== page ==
Nzingha Amma Nommo is a very soft-spoken yet determined young businesswoman. As the longtime owner of AfriWare in Oak Park, her success has a lot to do with her involvement in the community and her personality.

Recently, she moved her longtime location at 948 Lake St. to 266 Lake St., directly across from Dominick’s Foods and closer to Austin. Austin Weekly News recently sat down with Nzingha in her new larger quarters for an interview.

AWN: Why did you decide to move?

Nzingha: Actually because the building was sold to someone, and they had made it clear they are going to change that building, demolish it, and put up condos. So actually all of the merchants will have to go at some point or another, but we decided to move right away because we realize that Oak Park is changing quickly. There are many areas that have already been designated for change like Harrison Street and Chicago Avenue. After looking around, we found a place still on Lake Street, just further east. So that was the main impetus for the move. Now people don’t have to pay for parking, they don’t have to look for parking, the sign is more visible, and we have much more space. We usually had to break down the entire store in order to have events, now we just have to move a few things.

Having a place built to suit is also a blessing. The place that was here before [a dress store] had been here for many years. The owners decided they were going to update it in this historical area and maintain the antique copper on the front and side of the building. They were asking me where I wanted my office, etc. I couldn’t have scripted a better situation to move into, and so we’re happy to be here. The grand opening will be the 14th of October, and we’re celebrating our 13th year in business this past August.

AWN: You worked in corporate America before starting your business?

Nzingha: Yes I did. I did not have plans growing up to own a business. This is something I would say called me later in life. Once I started falling in love with our African culture after attending a convention on African culture, I just wanted to share that with so many because this was not something I had seen and certainly not in the media, and certainly not in school.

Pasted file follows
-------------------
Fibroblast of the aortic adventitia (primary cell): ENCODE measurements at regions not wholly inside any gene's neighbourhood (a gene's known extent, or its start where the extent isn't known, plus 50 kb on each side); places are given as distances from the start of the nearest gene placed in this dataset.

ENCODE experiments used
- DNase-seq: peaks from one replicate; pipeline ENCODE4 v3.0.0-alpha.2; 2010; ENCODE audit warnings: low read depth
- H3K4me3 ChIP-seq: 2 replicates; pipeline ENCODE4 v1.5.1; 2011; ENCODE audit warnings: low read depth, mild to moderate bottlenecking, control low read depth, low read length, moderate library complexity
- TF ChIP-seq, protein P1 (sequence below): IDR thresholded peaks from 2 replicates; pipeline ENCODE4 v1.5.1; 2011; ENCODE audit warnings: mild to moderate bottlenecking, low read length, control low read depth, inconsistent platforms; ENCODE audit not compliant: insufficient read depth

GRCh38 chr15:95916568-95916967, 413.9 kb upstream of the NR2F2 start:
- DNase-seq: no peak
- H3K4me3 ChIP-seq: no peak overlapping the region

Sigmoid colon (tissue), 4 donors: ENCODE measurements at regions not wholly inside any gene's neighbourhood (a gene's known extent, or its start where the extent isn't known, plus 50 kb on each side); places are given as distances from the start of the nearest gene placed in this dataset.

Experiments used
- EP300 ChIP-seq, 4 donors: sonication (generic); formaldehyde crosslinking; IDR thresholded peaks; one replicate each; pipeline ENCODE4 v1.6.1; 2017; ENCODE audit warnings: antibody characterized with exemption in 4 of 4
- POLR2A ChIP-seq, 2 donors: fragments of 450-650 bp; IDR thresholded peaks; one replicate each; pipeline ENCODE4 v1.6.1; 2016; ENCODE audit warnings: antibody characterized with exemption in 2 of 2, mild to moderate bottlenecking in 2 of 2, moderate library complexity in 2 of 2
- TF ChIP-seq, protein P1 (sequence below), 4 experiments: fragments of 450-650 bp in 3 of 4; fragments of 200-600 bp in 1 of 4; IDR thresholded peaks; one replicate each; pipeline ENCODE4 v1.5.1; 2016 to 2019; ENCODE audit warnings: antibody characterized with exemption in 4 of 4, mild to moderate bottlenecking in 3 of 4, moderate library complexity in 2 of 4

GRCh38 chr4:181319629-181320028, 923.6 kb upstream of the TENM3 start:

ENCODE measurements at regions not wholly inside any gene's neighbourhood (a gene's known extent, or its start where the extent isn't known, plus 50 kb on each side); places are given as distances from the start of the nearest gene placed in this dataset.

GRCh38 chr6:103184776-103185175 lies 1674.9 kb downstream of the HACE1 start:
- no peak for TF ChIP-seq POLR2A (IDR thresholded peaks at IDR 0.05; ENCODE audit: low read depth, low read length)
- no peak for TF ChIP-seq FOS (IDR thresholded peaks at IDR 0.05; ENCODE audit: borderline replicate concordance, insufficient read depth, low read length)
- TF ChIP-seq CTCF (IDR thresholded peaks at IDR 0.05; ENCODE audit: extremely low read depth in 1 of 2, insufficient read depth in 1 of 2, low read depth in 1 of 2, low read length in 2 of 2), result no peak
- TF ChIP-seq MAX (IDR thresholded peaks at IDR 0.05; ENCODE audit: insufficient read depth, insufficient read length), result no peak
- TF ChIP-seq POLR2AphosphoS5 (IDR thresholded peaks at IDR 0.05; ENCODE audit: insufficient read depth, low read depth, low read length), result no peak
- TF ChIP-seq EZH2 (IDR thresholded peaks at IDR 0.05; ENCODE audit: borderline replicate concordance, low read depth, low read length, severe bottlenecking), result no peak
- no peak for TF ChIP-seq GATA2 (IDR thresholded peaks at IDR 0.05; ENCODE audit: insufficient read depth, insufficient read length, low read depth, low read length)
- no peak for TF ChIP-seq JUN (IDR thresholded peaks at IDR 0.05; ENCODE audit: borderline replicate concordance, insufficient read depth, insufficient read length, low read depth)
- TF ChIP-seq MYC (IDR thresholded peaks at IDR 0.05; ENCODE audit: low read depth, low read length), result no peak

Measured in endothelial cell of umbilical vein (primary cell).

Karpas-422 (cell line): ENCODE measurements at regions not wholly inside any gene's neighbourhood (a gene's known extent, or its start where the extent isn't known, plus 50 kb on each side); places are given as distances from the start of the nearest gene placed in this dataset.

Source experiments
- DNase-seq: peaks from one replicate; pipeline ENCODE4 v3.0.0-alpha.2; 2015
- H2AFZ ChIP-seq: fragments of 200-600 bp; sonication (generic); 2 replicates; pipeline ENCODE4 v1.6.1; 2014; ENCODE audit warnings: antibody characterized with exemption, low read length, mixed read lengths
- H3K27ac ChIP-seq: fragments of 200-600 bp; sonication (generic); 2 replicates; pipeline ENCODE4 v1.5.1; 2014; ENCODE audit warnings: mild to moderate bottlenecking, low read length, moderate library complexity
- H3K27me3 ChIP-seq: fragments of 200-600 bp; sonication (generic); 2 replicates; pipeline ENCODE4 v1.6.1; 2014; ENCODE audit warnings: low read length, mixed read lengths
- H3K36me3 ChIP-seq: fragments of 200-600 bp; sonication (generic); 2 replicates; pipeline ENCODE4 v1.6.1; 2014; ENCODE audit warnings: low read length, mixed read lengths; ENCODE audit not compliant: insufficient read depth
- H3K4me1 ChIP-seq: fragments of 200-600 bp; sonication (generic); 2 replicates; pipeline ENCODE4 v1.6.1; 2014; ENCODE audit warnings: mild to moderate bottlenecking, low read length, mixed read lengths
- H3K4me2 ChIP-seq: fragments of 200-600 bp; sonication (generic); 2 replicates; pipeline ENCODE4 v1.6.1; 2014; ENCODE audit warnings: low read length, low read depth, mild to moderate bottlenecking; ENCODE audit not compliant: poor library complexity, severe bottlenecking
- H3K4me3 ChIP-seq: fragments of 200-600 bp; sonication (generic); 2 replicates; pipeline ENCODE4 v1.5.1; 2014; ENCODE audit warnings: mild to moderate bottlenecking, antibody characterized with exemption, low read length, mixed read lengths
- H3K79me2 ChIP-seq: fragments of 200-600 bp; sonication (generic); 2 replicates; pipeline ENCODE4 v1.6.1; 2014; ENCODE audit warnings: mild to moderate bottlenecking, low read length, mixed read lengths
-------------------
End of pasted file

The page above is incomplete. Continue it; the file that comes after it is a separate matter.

I was a System Engineer, electrical engineering. I went to a Black History Month event and saw some greeting cards with black faces on them (now you see that all the time) but back then it was quite revolutionary. I just wanted other people to see it. I wanted to share this. Once I made the connection between sharing things with people and selling them, that was it. Before that point I thought selling was like a used car salesman. And so I designed cards my own way and the product really sells itself because it is connected to what is lacking in our society, which is anything that is positive about African people.

AWN: You also hold various community and cultural events at your store.

Nzingha: The events are really the pride and joy of AfriWare. Some events are the drumming classes held on Saturdays at 10:30 a.m., harmonica players, singers and poets who share their talents. We also have the book club that meets once a month. We read non-fiction, African classical and various literature. We have had many book signings with people such as Dr. Yosef ben Jochannan, one of the greatest African scholars and educators; Purvis Spann; Walter Mosley; Lerone Bennett Jr.; Craig Hodges; Dr. Conrad Worrill; and I often participate with WVON in many of their community events.

AWN: What are your future hopes for AfriWare and what will be your legacy?

Nzingha: Hope for AfriWare is to continue to serve my community. The community has always been there for me, and I want to give back to the community. My legacy, I would say AfriWare is an institution and will be carried on way beyond my time. The main thing is training our young people and preserving our culture. You know, this is really a community-owned bookstore. The whole move to this new location took place because 10 men showed up, packed up everything, I didn’t have to lift a finger. I was feeling so overwhelmed because I didn’t have the money to pay them, and they did not ask, nor did they want to be paid.

Also, I’m happy to announce that AfriWare has gone hi-tech. We will have four Internet Wi-Fi (Wireless Internet Fidelity) locations so that people can bring their laptops, plug them in and get Internet service. Lastly, I must thank our African ancestors for giving AfriWare an opportunity to utilize the cultural treasures and build upon historical legacies. And much love and thanks to my own parents, Irving and Ragina Bunton, for always being there for me and supporting me.

Meaning of name: Nzingha (quiet storm) Amma (born on Saturday) Nommo (balance)